Senate moves toward shielding gun industry from suits

Measure would provide immunity, could signal turning of tide on control

July 29, 2005|By CHICAGO TRIBUNE

WASHINGTON - After years of battle, gun rights advocates are poised to win one of their biggest victories as the Senate moves toward shielding gun makers, dealers, distributors and importers from liability lawsuits.

A result of increased Republican majorities in Congress, the passage of legal protection for the gun industry would mark an enormous setback for gun control advocates and for leaders of cities such as Chicago, which has filed suit against gun dealers and manufacturers.

It would also be the second big win for the National Rifle Association and its supporters in two years. Last year, a national ban on assault weapons was allowed to expire over the protests of gun control activists.

The gun liability measure, which is expected to pass as early as today, could signal that the tide has decisively turned on gun control, whose high-water mark came in 1994 with passage of the Brady law mandating a waiting period before guns could be purchased. Some Democrats have blamed their recent electoral losses in part on their general support for gun control.

Mike Franc, the vice president of government relations at the conservative Heritage Foundation, a Washington think tank, attributed the shift to an increasingly pro-security climate and to Democrats worried about losing votes in rural areas and small towns.

The legislation would provide immunity from civil lawsuits to gun manufacturers, gun dealers, distributors and importers of firearms and ammunition. In addition, trade groups would be protected and any pending legal action against gun makers would be moot. Democrats said that if the legislation becomes law, the gun industry would be the only one granted such blanket immunity.

Other supporters have said the problem stems from the people using the guns, not the people making or selling them.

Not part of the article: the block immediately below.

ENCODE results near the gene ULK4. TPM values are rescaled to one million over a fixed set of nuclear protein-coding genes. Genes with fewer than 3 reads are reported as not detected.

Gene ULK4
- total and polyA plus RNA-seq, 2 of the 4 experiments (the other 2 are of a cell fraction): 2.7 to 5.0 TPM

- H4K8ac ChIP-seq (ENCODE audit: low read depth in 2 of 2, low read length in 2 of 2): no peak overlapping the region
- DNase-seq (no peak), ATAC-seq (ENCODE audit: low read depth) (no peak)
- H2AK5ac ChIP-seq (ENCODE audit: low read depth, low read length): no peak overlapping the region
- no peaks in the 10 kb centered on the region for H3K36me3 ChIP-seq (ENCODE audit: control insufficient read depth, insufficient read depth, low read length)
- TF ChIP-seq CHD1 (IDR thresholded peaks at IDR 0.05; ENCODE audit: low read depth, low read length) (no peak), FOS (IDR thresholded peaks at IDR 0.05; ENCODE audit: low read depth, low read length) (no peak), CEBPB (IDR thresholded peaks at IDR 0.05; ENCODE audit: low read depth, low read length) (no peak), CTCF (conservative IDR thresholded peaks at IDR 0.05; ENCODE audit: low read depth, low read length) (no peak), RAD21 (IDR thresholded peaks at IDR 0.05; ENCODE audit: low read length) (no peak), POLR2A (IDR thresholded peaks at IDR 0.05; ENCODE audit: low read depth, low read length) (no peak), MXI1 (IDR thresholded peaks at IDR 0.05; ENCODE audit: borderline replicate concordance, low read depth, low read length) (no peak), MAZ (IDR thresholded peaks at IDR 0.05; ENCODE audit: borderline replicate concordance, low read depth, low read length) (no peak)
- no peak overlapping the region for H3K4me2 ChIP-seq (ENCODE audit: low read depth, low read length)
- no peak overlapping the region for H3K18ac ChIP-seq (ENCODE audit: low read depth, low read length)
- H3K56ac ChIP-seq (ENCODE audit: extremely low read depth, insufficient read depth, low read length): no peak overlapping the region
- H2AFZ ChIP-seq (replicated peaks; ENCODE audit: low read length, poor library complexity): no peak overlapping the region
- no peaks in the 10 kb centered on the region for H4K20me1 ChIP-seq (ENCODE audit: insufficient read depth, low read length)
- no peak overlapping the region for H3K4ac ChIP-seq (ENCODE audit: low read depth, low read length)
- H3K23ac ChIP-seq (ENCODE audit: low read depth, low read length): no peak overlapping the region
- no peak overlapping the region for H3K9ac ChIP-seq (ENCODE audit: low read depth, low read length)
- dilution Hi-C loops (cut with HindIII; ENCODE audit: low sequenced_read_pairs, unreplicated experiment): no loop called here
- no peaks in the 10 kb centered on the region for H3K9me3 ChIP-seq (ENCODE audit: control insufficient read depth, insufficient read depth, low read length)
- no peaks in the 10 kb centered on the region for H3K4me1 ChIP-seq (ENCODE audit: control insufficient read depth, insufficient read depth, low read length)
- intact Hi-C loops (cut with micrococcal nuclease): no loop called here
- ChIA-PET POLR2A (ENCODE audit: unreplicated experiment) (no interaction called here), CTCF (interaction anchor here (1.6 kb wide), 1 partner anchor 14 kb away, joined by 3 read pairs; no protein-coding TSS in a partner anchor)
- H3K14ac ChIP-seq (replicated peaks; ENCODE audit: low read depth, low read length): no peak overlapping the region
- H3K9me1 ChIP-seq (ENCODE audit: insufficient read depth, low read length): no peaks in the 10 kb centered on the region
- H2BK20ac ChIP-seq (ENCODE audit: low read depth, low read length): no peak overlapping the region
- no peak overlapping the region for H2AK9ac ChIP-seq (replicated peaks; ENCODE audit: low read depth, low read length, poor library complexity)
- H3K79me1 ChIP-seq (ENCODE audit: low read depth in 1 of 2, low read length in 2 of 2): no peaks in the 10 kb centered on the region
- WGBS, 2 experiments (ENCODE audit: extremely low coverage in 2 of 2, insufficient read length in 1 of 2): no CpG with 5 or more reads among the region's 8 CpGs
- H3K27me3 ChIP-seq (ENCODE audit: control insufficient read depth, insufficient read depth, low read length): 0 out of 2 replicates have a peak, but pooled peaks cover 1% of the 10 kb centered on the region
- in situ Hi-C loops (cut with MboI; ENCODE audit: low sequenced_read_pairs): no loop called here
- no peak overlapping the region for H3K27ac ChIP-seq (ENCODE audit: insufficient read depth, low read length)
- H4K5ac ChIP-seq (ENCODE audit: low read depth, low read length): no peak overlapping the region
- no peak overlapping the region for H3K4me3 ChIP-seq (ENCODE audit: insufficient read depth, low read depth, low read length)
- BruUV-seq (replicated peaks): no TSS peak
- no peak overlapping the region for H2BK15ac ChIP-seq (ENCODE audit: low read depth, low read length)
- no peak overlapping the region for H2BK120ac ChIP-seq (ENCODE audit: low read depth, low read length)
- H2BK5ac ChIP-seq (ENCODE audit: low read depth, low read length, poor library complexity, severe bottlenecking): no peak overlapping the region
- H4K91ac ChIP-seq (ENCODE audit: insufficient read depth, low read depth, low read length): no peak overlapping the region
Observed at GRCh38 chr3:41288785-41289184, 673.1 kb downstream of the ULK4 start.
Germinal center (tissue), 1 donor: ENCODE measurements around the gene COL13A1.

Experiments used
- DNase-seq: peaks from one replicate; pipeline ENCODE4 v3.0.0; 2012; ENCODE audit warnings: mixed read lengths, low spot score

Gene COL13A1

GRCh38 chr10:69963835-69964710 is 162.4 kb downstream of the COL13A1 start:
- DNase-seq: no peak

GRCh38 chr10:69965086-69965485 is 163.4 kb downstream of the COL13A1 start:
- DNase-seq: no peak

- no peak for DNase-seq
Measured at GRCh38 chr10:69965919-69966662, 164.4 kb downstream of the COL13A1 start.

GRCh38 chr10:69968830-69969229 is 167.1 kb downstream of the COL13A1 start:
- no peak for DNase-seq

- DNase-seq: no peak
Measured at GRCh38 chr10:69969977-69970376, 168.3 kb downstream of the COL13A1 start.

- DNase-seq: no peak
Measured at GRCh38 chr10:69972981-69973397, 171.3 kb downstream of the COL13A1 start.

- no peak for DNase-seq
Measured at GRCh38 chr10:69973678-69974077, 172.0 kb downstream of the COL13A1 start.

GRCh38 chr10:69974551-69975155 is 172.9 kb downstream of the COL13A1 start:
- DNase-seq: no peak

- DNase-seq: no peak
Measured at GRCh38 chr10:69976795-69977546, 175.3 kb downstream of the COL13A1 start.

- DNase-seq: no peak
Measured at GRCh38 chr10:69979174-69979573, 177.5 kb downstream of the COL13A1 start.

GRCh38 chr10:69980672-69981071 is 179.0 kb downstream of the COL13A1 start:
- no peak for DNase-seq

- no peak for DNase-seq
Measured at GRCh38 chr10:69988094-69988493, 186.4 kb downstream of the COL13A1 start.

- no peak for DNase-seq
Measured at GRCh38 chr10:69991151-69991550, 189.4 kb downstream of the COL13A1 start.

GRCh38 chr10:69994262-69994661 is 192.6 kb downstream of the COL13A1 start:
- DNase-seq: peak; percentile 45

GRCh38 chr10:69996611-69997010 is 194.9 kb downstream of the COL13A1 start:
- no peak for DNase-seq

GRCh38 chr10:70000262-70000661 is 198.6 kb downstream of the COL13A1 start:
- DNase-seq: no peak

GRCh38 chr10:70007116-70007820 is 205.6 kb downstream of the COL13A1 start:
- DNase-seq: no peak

In other action by Congress yesterday:

The Senate voted to set up a national sex offender database that would be available on the Internet and require strict monitoring of high-risk sex offenders for a year after their release from prison.

The bill is designed to compensate for a patchwork of state laws that has hindered searches for sexual predators when they cross state lines. It would create a national sex offender registry that would enable the public to search by ZIP code across state lines.

Legislation that would limit damages for medical malpractice passed the House for the third consecutive year.

The bill, approved by a vote of 230-194, would cap awards for pain and suffering at $250,000. There would be no limit on economic damages, which provide reimbursement for expenses such as medical bills and lost wages. Finally, the bill would in many cases cap punitive damages at $250,000.

The legislation was largely supported by Republicans, with backing from doctors, hospitals, insurers and pharmaceutical manufacturers. The opposition came mostly from Democrats, with backing from attorneys and some consumer advocacy groups, who said victims of malpractice would be prevented from obtaining fair compensation for their injuries.

The House voted to provide an extra $1.5 billion for veterans' health care programs, an amount lawmakers said should be enough to last until the next budget year begins Oct. 1.

The move resulted from an embarrassing episode for the Veterans Affairs Department, which has issued ever-rising estimates of how much is needed to fill a gap and has acknowledged that its budget forecasting models are outdated.

The Chicago Tribune is a Tribune Publishing newspaper. The Associated Press contributed to this article.

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